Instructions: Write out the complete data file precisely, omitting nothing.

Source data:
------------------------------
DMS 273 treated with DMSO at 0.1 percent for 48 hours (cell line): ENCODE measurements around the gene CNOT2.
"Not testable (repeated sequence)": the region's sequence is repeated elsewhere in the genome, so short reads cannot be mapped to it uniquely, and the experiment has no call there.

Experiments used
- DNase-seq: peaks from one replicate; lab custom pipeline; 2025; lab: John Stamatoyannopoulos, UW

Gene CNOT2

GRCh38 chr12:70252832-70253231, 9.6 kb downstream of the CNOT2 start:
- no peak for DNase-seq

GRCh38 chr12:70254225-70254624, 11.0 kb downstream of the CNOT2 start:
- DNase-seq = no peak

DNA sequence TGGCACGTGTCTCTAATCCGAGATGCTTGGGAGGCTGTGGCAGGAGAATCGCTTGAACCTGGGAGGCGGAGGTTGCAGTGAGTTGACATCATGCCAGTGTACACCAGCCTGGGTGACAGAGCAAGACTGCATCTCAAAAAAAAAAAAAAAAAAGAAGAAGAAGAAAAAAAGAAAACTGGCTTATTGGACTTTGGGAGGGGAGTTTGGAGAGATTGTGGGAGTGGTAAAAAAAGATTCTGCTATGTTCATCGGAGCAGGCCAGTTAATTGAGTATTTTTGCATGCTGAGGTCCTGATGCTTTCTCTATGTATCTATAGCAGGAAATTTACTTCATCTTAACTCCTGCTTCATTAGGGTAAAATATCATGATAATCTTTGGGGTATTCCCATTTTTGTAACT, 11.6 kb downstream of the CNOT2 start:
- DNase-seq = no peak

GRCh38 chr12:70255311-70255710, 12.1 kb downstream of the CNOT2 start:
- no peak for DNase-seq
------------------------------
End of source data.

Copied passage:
DMS 273 treated with DMSO at 0.1 percent for 48 hours (cell line): ENCODE measurements around the gene CNOT2.
"Not testable (repeated sequence)": the region's sequence is repeated elsewhere in the genome, so short reads cannot be mapped to it uniquely, and the experiment has no call there.

Experiments used
- DNase-seq: peaks from one replicate; lab custom pipeline; 2025; lab: John Stamatoyannopoulos, UW

Gene CNOT2

GRCh38 chr12:70252832-70253231, 9.6 kb downstream of the CNOT2 start:
- no peak for DNase-seq

GRCh38 chr12:70254225-70254624, 11.0 kb downstream of the CNOT2 start:
- DNase-seq = no peak

DNA sequence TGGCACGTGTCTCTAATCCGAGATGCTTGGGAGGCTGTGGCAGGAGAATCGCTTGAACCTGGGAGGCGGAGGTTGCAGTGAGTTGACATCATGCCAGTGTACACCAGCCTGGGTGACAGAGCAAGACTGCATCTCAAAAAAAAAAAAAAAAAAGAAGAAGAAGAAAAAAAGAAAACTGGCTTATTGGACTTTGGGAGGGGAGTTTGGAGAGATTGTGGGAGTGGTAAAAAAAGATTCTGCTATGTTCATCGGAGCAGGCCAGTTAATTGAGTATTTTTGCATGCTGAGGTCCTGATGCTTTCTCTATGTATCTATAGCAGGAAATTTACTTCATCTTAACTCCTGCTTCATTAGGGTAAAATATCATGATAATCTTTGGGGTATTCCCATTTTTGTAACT, 11.6 kb downstream of the CNOT2 start:
- DNase-seq = no peak

GRCh38 chr12:70255311-70255710, 12.1 kb downstream of the CNOT2 start:
- no peak for DNase-seq